Gold Oxides – Catalyst for Oxygen Catalysis

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gold oxides are very insoluble thermally stable gold sources, suitable for glass, optic and ceramic applications. They decompose at 350 degrees C, releasing oxygen and reverting to elemental gold.

In a new study, scientists from RUB have uncovered that water molecules facilitate the activation of molecular oxygen (O2) in aqueous gold/metal oxide clusters, curbing energy costs by 25 per cent. This finding has important implications for catalysis in chemical reactions.

The chemical reaction between a metal and an oxide or hydroxide of that metal is called its “reactivity series”. Copper, for example, is below hydrogen in the reactivity series so it will not react with hydrogen oxide, and silver, which is below aluminum in the reactivity series, won’t react with aluminium oxide either.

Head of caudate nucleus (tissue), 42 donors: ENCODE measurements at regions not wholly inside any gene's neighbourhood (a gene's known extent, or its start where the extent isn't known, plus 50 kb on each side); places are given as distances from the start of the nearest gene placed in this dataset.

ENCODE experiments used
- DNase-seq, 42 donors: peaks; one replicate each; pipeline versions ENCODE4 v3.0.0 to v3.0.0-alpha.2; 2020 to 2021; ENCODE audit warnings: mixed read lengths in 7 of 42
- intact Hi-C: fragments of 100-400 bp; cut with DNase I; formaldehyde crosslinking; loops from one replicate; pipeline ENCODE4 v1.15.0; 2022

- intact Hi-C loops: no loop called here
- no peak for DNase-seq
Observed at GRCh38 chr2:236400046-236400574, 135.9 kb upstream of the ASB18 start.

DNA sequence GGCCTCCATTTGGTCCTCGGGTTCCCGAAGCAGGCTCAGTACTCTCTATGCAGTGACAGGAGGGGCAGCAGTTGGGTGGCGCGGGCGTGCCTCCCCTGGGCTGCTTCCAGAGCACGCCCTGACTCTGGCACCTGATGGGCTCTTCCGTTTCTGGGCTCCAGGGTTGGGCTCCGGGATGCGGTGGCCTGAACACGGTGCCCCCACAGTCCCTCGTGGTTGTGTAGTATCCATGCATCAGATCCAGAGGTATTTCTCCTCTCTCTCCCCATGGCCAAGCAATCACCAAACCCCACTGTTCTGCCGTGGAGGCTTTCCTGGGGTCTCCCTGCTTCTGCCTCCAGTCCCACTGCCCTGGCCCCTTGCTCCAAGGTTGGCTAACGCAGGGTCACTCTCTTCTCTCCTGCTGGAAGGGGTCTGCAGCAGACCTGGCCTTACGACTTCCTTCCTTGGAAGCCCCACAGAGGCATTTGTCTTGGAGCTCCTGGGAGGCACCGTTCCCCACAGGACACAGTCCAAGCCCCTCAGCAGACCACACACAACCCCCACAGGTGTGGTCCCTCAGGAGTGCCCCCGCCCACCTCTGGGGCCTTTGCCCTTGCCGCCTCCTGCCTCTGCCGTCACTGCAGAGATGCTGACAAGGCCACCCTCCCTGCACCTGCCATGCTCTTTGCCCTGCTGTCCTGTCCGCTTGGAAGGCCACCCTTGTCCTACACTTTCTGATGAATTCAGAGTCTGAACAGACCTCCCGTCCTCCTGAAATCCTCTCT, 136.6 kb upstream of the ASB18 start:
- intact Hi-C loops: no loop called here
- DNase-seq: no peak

Most metal oxides are insoluble and do not react with water, however, some are soluble and will react with water and give their respective bases or alkalis. For example, sodium oxide is soluble and will react with water to form sodium hydroxide and sodium gas.

These base or alkaline solutions are very strong and can bind to other minerals. These can be used to make soap, paper, and other materials.

Another group of oxides of the metal are amphoteric, i.e. they can react with an acid or a base because of their different chemical properties. These are very interesting compounds and they can be a key in a water splitting cycle.

These oxides have been studied with a variety of methods, including computational calculations and XPS. They also have been investigated by combining quantum mechanical calculations with a “group additivity” approach. These techniques allowed researchers to predict a number of aqueous metal oxide and hydroxide clusters from Group 13 elements:

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